Give your employees a voice in the types of skills and projects they’re working on. It pushes them to explore and create new ways of reaching goals. Challenging conventional wisdom from the inside gives your company a competitive edge. Your star performers are your unique strategic advantage to seizing new opportunities in a business environment that’s changing faster than ever.

Don’t typecast roles

As your teams become interdisciplinary, they’ll have a better understanding of how other technologies work, and roles that are unique to your business will emerge. You’ll find that recruiting becomes easier as you look to your current workforce to fill critical, custom roles on your teams. On the other hand, employees who feel boxed into their role will look to your competitors for growth.

Provide ongoing enablement

The full power of technology can’t be realized if leaders take a passive approach to supporting their workforce while introducing new tools, processes and business models. It’s only when employees fully understand the capabilities of technology that they’re able to leverage it to achieve desired business outcomes. This understanding must come from more than informal knowledge sharing, so consider investing in robust documentation, strategic certifications and a technology skills strategy.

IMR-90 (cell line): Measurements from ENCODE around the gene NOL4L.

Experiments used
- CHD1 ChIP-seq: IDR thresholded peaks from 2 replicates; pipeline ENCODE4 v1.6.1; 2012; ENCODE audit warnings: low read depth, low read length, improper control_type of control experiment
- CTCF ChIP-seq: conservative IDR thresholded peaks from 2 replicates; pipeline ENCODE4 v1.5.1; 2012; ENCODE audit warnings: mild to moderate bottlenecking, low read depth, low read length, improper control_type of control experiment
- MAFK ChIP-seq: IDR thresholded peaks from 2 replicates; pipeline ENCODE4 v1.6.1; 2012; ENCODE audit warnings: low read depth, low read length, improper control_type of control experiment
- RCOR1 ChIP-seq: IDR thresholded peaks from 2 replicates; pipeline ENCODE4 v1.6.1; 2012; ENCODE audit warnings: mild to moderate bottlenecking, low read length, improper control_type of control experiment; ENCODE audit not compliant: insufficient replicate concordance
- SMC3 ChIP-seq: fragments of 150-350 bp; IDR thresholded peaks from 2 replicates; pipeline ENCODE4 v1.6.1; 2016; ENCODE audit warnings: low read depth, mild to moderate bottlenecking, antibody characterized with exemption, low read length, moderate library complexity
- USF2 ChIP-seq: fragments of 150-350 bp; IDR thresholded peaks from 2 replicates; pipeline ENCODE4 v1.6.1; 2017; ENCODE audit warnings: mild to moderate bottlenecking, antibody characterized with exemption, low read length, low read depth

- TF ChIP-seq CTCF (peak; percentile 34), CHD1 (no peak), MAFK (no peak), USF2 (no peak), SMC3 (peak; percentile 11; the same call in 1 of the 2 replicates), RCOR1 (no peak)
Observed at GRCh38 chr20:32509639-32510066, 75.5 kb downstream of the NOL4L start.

3. The fuel behind transformation: skills

To maintain speed, leaders are rethinking how their teams develop new skills.

In the past, managers determined which skills employees needed to acquire, then either sent those employees to training off-site or paid top dollar to bring experts in-house. This top-down model of outlining what teams learn doesn’t work for fast-moving organizations. Too often the skills being taught aren’t relevant to what teams need to know. Perhaps just as importantly, providing this kind of training has become increasingly expensive—it just doesn’t scale.